Sun Microsystems officials Monday, during a presentation at company offices, have again hailed the company's N1 computing plan as a unifying technology for linking multiple computing systems and presenting them as a single, virtualized entity. But the officials did not provide specific product details pertaining to N1.
Presenting N1 as a multifaceted network operating system that could link resources such as computing cycles and storage, Sun's Greg Papadopoulos, executive vice president and chief technology officer, stressed that computing is moving to a new paradigm in which the network is a single computing resource. N1 would provide the technology to enable the next paradigm, he stressed.
"The key piece of technology here [with N1] is writing an operating system for the network," Papadopoulous said.
Papadopoulos declined to offer specific product details, saying merely that Sun would be launching systems to bring about N1.
The paradigm shift is much greater than a single CPU platform such as Intel, or an operating system such as Linux, Papadopoulos said. "Sparc, Intel, Linux, Solaris -- those are all component discussions and it's missing the big picture [to focus just on these]," he said.
"The software shift is much more about what are developers trying to write to and they're not trying to write to the machine, they're trying to write to the network," said Papadopoulos.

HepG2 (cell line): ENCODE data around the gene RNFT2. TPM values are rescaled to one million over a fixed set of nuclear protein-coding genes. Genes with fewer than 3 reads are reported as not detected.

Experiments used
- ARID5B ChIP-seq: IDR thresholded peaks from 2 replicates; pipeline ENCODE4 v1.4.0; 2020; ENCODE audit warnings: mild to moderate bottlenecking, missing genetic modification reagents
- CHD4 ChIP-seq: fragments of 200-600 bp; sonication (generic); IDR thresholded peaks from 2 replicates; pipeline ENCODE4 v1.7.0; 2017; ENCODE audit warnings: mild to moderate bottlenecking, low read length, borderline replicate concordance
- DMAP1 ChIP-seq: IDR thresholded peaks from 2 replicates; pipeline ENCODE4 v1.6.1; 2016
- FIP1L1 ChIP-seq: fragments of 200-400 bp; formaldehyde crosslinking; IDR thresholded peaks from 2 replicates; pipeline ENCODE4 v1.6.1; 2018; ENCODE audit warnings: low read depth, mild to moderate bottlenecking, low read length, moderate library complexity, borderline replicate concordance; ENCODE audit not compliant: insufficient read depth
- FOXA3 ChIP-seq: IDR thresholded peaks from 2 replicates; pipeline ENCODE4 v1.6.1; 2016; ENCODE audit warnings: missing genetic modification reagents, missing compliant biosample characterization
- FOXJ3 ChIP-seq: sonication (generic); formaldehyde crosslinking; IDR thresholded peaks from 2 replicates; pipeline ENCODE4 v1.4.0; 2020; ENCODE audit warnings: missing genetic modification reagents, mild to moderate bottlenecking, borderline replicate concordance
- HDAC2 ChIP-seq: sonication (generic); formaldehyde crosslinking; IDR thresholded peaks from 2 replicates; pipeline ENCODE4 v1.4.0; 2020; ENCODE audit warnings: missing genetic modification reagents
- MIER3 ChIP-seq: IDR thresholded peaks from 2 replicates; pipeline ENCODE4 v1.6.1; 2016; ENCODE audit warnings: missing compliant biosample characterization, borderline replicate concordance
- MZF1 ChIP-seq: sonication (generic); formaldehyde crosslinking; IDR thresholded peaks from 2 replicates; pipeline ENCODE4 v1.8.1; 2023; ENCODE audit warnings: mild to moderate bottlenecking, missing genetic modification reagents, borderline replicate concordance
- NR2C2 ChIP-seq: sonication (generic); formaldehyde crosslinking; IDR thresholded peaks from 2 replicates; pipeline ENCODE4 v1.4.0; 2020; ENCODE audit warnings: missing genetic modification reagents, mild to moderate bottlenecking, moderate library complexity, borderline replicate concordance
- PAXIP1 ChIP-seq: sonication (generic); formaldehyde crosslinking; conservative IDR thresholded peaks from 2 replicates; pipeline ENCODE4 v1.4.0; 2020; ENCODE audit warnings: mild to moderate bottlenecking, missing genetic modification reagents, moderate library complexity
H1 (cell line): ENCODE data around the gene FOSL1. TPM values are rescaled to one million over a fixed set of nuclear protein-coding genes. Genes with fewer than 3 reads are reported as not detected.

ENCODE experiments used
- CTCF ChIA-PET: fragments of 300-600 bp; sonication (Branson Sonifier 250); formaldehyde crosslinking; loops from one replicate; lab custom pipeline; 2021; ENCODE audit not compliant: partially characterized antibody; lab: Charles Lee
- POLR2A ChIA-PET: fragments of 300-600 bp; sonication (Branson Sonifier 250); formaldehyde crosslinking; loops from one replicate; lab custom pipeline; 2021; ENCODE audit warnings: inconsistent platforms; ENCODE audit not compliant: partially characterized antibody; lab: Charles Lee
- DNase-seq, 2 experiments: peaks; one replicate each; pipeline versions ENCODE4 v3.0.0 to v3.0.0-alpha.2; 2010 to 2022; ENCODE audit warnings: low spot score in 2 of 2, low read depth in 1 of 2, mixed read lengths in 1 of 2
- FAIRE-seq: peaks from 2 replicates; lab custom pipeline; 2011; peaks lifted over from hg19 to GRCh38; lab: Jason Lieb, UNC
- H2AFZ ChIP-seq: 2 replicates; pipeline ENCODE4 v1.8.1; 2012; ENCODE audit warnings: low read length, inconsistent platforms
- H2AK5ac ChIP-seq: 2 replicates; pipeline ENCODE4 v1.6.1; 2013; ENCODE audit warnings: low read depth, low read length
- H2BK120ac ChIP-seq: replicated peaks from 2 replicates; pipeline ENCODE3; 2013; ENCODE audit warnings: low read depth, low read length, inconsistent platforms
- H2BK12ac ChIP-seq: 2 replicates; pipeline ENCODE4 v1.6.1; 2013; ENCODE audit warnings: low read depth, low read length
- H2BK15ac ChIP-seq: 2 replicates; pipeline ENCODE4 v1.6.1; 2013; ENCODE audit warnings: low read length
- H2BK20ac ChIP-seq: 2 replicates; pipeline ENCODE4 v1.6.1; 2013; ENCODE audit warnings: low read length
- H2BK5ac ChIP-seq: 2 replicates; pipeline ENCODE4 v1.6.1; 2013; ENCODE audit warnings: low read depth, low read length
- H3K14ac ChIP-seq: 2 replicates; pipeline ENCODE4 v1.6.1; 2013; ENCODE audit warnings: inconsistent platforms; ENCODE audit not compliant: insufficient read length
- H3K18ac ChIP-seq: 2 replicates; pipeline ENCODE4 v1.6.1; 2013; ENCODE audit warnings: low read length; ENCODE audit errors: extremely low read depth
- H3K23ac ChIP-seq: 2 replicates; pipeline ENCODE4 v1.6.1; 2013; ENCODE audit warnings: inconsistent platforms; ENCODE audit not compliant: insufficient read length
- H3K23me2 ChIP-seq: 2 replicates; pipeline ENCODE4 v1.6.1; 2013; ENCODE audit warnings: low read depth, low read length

In Papadopoulos' vision, which was reminiscent of Novell's NEST (Novell Embedded Systems Technology) proposal of the 1990s, in which virtually everything -- including light bulbs -- will have network connections, bringing the number of network connections to the hundreds of millions and eventually to the trillions.
N1 will provide for virtualization of resources within that massive computing network, scaling to coordinate resources of thousands of systems, according to Papadopoulus. Sun's goal, he said, is "building scalable systems that scale in capacity without scaling in complexity at the same rate."
While N1 is focused on IT administration and deploying and managing resources, Sun's ONE software development platform complements N1 by simplifying application development, according to Sun officials. Sun's JXTA peer-to-peer and Jini networking technologies also are expected to play roles in Sun's network plan.
Other elements of Papadopoulos' network computing plan include Web services, which will offer far more distributed services than is currently afforded by these services, and grid computing, the linking of systems into virtual grids for pooling of computing resources. But grid has issues such as security that need to be addressed, Papadopoulos said.
He had criticism for Intel and its desktop dominance. "Intel is not the low-cost semiconductor [manufacturer]. They will have issues getting marginal performance out of an individual processor when that's not the thing you ought to be doing," he said. Intel should be thinking about throughput, he said.
"They're very much driven by the desktop," Papadopoulos said.
He had praise for Sun's Java programming language. "Java has blown well past C++ in performance capability. I think we'll be exceeding C in the not-too-distant future," Papadopoulos said.